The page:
I recently attempted to explain why I write so much. That I attempt to express what I feel the Spirit is leading me to say, and how difficult that can be. Often that means trying to describe and/or reflect upon recent experiences. In a way those are sort of a one-off expression, since the experiences are usually things I was led to do. As I said, I usually begin the day by asking “what are we going to do today?”, which often includes actually performing an act, not just writing.
Experiential is an adjective commonly used to describe Quakerism because that is such a fundamental concept of what it means to be a Quaker. Friends believe everyone is able to communicate with God, and has the responsibility to try to do what the Spirit is telling them to do now. Which means they experience communion with the Spirit, which also usually leads to the experience of putting their faith into practice.
I think it is important to try to describe these experiences we are led to for several reasons. One is that I think many of us have occasions when we hear of an upcoming opportunity and briefly think that sounds interesting or like something we should do, but often dismiss it. In my experience, these are the very things we should actually do, and are significant missed opportunities if we don’t. I hope when we share our experiences with each other, we might all learn how to be more aware of such possibilities.
Before I give some examples of my own experiences, I think it is important to distinguish between things we are reluctant to do because of the expectations of others, as opposed to something our inner Spirit is urging us to do. In the past I would occasionally do something just because of pressure from others. Not only were those unfulfilling, but my efforts were ineffective.
Similarly, I have come to be highly critical of committee meetings. If the meetings have a specific purpose that is tied to planning or reviewing some actual action, that is one thing. But far too often I have the impression many people feel committee work is all they need to do. (Expressing that frequently gets me in trouble.)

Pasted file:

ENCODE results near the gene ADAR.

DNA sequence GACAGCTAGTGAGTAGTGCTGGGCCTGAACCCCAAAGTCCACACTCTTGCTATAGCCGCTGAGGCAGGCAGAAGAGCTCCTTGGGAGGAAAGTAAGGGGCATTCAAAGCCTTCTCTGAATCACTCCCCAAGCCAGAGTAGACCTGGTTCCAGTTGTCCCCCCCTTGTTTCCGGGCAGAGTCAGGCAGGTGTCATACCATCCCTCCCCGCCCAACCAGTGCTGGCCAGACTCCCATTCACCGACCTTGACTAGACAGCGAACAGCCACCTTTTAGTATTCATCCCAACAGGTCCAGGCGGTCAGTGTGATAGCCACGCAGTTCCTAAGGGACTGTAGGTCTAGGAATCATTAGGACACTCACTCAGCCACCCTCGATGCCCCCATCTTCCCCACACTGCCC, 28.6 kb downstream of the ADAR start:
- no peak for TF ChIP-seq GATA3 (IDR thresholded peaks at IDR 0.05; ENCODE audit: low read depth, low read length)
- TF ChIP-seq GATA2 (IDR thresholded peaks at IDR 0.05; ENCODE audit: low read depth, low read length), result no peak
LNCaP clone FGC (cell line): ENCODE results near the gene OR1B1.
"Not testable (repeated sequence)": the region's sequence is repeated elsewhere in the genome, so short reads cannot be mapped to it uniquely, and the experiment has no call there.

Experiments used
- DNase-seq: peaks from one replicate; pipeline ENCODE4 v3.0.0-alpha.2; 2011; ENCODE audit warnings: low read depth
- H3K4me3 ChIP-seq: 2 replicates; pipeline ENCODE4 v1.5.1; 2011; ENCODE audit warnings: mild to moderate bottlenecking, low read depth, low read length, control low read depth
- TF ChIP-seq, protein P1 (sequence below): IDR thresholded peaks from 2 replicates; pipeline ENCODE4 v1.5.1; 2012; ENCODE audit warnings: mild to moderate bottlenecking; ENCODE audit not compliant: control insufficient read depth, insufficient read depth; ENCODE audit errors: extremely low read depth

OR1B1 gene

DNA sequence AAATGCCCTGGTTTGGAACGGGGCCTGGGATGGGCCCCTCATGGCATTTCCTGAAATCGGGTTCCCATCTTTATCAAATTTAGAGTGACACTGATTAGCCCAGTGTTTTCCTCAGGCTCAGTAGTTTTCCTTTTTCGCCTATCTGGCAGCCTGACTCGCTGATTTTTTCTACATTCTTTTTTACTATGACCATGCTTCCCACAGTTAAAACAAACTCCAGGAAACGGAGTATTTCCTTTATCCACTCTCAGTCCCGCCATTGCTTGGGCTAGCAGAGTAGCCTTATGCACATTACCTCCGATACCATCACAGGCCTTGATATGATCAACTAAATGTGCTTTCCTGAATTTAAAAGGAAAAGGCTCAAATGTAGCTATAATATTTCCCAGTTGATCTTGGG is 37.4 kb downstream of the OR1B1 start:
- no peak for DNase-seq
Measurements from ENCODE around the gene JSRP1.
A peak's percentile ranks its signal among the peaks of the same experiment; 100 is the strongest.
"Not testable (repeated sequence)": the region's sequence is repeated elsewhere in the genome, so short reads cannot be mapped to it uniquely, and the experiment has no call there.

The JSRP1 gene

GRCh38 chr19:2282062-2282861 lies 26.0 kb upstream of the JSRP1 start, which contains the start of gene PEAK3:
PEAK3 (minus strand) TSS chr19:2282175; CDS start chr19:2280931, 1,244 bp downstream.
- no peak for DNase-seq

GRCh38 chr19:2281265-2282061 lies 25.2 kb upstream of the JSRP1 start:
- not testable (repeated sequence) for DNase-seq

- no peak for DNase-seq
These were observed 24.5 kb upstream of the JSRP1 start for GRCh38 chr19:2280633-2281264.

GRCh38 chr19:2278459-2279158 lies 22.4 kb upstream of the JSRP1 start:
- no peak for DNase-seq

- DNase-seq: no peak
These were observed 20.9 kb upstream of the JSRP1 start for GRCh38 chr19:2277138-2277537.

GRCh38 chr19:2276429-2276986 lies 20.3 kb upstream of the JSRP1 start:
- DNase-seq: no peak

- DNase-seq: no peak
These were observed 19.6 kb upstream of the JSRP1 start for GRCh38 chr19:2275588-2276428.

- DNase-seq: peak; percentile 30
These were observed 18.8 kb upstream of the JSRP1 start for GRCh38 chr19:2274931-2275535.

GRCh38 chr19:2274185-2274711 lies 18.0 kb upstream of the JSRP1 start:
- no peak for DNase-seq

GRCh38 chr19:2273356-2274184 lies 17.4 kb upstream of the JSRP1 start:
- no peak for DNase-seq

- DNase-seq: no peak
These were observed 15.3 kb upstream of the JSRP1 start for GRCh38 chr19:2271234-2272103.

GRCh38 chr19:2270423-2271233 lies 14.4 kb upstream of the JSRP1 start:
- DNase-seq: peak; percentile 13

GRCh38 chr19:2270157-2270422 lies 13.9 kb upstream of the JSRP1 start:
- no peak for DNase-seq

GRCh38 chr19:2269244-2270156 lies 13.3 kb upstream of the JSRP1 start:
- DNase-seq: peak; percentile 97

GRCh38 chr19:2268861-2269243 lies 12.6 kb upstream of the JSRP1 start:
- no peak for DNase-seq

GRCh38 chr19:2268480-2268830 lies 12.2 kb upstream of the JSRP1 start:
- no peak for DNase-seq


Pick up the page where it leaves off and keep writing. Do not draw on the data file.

Certain decisions may require years of prayer. My grandmother, Lorene Standing, said the will of God is often revealed in a series of small steps. That describes my winding path of reaching the decision to become a draft resister.
One of my own most significant experiences was being led to live without a car. When I first moved to Indianapolis in 1971, one thing I experienced was the dense smog, since this was before catalytic converters came into use (1975). This also being before car rental was widely available, I did buy a used car for trips home to Iowa, but became increasingly uneasy about that, the more I learned about the damage from burning fossil fuels. About 5 years later the car was involved in an accident. Faced with expensive repairs, and my growing environmental concerns, I wondered if I could live without a car. I didn’t know anyone who didn’t, but I was aware of the city bus system. I felt the Spirit was saying to give up cars. I remember being really nervous about the idea, but knew I could always buy a car if things didn’t work out. It took a while to learn. I had to be very careful about the volume and weight of what I bought at the grocery store. There were times I arrived at work soaking wet from riding the bicycle in the rain. When I started, this was before bicycle helmets and bike lanes. I was so scared riding through traffic that I wore a motorcycle helmet!
But as often happens when following a leading, there were several important, unforeseen consequences of the decision to live without a car. One was feeling I was significantly reducing my contributions to the evolving environmental damage. And as I became more involved in public discussions about our environment, I had an answer when someone would ask (usually the first thing they would ask) “well don’t you drive a car?”
The decision also had a major impact on my health. Because I wore scrubs at the hospital, I could ride my bike or a bus to work, then run home. When I began this I lived 7 miles from the hospital. Each time I moved, besides making sure I was on a bus line and near a grocery store, I moved a little closer to the hospital. One of the great experiences this made possible was running in the Indianapolis 500 Mini Marathon each year for 22 years.
Another result of the decision to live without a car was, when I eventually lived close enough to the hospital to walk to work, the amount of time I spent outside each day. Besides the time to think and pray, I realized the opportunities I had to take pictures. I began to take my camera to work every day. My photography improved dramatically as I had so many occasions to stop and closely observe flowers and scenes during the walks to and from the hospital.
That one decision, which I was scared to make at the time, to not have a car, profoundly affected the rest of my life in so many ways. It would have been so easy to say “everyone else drives”, etc., and to have missed all that followed.
That’s why I urge all of us to really pay attention and listen to that “still small voice within”. Whenever you feel that slight little tug, whenever you think “…., but”, that is the time to really consider refuting the “but”. “But” is a red flag.
There are so many other things I was led to do that had similar significant impacts on my life. But this is long enough for now. I do hope you might consider sharing some of your experiences. Sharing our stories is how we all learn from each other.